It avoids unnecessary heat from getting into your PSU. IIRC heat increases electrical resistance, which in turn lowers power efficiency.

Cooler operations will also increase the PSU's lifespan.

Besides, most of the modern cases have vents on the top and on the back if you want to exhaust hot air from there.

 

Misc.

Center of gravity is at bottom, not much impact if your case is well built, but cheap cases may topple (but nobody should buy those anyway).

 

These are all assumptions though. I hope I am making sense here. :)


If I am helping you but failed to reply within 24 hours, send me a PM.

 

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Please read these guides:

 

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Provide system specifications

Advice on building your system

 


#4 jonuk76

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Posted 06 October 2014 - 06:57 AM

If you're going for a standalone Nvidia GPU, either save your cash and get an Athlon X4 760K if you want to stay with the same platform/motherboard, or you could consider moving up to the FX series and more cores, for example this 8 core CPU and this motherboard.  Total cost is similar to your APU/mobo combination.

 

Bottom mount PSU - the PSU itself should run cooler.  Downside - you absolutely don't want to stand the case directly on a carpet, and some PSU's cables aren't long enough for this location (especially the 4/8 pin power connector).  Current systems nearly always have as a minimum a 120mm exhaust fan located behind the CPU which removes hot air from the upper part of the case, without relying on the PSU to do it.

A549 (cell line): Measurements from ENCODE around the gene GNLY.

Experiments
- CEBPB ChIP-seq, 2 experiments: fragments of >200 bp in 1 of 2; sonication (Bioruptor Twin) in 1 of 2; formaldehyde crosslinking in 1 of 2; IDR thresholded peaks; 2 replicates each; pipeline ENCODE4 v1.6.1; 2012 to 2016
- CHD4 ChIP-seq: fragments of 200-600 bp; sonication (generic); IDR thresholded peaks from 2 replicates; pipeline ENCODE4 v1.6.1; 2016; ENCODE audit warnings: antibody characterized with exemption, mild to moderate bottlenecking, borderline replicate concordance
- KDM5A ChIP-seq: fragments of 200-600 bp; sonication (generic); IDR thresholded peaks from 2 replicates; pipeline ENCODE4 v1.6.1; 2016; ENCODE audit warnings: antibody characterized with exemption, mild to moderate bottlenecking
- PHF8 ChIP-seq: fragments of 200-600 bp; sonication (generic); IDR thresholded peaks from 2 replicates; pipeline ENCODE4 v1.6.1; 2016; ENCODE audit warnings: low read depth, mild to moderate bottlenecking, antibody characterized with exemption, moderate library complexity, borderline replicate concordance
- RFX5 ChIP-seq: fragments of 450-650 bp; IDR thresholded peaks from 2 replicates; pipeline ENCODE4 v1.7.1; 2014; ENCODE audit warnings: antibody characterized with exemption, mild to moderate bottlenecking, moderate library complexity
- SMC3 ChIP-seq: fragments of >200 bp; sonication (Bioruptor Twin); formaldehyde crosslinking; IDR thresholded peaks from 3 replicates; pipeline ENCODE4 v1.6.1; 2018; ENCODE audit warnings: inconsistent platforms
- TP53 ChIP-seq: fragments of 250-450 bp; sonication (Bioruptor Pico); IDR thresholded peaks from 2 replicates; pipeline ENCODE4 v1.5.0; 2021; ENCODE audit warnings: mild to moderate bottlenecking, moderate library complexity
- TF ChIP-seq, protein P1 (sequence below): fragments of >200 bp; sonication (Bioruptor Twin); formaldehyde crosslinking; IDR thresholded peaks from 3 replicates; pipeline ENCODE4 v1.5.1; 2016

You do need a power supply. This one seems good for the money.


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#5 DJBPace07

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Posted 06 October 2014 - 09:03 AM

What exactly will this PC be used for and what is the budget?  Don't forget, you need to budget for Windows, which is about $100.


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#6 Roxabox

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Posted 06 October 2014 - 10:07 AM

What exactly will this PC be used for and what is the budget?  Don't forget, you need to budget for Windows, which is about $100.

I already have Windows 7, but this computer will mainly be used just for searching the web and support programs such as Adobe Photoshop. I would like it to be capable of running PC games which is why I was looking at graphics cards for it.